Discussion in 'Community' started by -Courtney-, Nov 25, 2006.
Elves are immortal unless they're slain in battle. Deal with it!
You can disagree with Professor Tolkien on his own creation all you like, saber, it doesn't affect the facts.
Oh i will
Or when they die of grief.
Must be nice to be a Elf
In the "Goblins" entry of the index of part 2 of The Book of Lost Tales, it says "Frequently used as alternative term to Orcs" but "sometimes apparently distinguished".
Lovely text. It's worthy of note that these conjunctive pairings, "Orcs and goblins", are found in The Book of Lost Tales and not in The Hobbit or The Lord of the Rings. In the latter Legolas, at least, makes it plain that they're two words for the same humanoid. So, grain of salt on posthumously published extraneous writings, and all that.
How about this:
All goblins are Orcs, but not all Orcs are goblins.
The answer is no. You know how halfling and hobbit mean the same thing? It's like that!
So is it in this one where Radagast convinces the Senate Wizard Council to grant Sauraman emergency powers a stronger Wizard staff due to the threat of the Clone Wars Battle of the Five Armies?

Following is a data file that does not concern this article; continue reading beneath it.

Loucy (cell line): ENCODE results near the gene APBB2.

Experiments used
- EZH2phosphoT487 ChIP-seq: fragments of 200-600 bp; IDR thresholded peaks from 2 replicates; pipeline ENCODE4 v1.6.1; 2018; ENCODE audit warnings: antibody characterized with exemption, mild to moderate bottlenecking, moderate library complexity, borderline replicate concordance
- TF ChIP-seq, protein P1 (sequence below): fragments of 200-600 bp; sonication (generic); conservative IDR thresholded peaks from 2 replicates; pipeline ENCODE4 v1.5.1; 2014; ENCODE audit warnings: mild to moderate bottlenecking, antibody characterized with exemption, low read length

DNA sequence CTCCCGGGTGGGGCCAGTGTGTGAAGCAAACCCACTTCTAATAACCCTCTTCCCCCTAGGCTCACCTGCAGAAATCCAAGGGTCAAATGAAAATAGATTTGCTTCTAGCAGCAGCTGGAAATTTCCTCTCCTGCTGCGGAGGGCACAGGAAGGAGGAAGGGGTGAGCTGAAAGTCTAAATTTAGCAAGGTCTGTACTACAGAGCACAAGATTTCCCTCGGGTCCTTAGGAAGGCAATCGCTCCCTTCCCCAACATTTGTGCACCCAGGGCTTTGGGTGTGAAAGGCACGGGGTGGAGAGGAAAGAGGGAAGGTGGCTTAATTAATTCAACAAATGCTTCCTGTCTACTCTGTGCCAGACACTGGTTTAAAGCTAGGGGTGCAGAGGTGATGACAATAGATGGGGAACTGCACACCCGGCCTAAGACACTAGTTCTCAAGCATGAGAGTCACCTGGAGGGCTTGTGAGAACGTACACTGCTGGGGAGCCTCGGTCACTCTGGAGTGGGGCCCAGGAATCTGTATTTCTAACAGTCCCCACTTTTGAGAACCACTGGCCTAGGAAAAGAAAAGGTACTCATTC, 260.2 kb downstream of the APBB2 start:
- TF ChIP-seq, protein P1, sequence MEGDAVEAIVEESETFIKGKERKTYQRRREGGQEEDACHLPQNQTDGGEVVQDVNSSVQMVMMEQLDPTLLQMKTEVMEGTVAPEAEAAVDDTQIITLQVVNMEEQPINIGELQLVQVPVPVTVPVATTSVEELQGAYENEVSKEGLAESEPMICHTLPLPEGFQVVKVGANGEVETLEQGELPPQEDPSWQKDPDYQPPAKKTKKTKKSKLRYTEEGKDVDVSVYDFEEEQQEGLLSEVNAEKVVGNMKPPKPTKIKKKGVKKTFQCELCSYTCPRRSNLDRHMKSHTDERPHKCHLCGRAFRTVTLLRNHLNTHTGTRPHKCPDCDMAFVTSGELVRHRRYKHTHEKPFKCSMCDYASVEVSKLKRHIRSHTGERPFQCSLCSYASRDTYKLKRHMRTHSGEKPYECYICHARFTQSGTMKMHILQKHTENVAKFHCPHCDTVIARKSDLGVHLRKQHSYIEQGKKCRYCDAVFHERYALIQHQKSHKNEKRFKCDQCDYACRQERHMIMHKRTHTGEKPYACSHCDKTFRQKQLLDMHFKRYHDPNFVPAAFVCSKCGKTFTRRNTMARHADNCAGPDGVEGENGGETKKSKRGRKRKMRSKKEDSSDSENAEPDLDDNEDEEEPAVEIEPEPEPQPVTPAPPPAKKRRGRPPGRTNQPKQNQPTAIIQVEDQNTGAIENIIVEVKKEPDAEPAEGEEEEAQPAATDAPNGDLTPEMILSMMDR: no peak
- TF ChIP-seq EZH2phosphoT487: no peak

OMG! That Tolkien guy ripped off George Lucas!
Arrest him and have him tarred and feathered for all the world to see!
Should be the other way around
Broken sarcasm detector, Darth Vader?
Yours is too?
I've never known Darth Vader to register irony!
While orcs and goblins are two words for the same things, it is worth noting that they do come in various shapes and sizes that are apparently worth distinguishing with different names. In addition to the above quote, there are references to small, servile snagga, and pig like snufflers.
If that is the case, without trying to create a protracted debate, Elves are not immortal.
They have eternal life yes, but they can die if some one kills them.
Immortals, on the other hand, can't die at all.
Immortal = Unable to die, so if you die you aren't really unable
They are no more immortal than Vampires are.
Yeah, almost every single named elf in The Silmarillion would like to ask about that immortal thing.
Except Cirdan. He's busy sitting on a beach and drinking stuff with paper umbrellas, man.
Elves get new bodies after they're slain. Just on another continent, in Aman.
If they are like Sauron in that they can lose their physical body and yet remain alive in another form then yes they are immortal.
My point was more to emphasise that eternal life is not the same as immortality, immortals can't be killed.
Sauron's not an Elf, he's a Maia (same as Gandalf).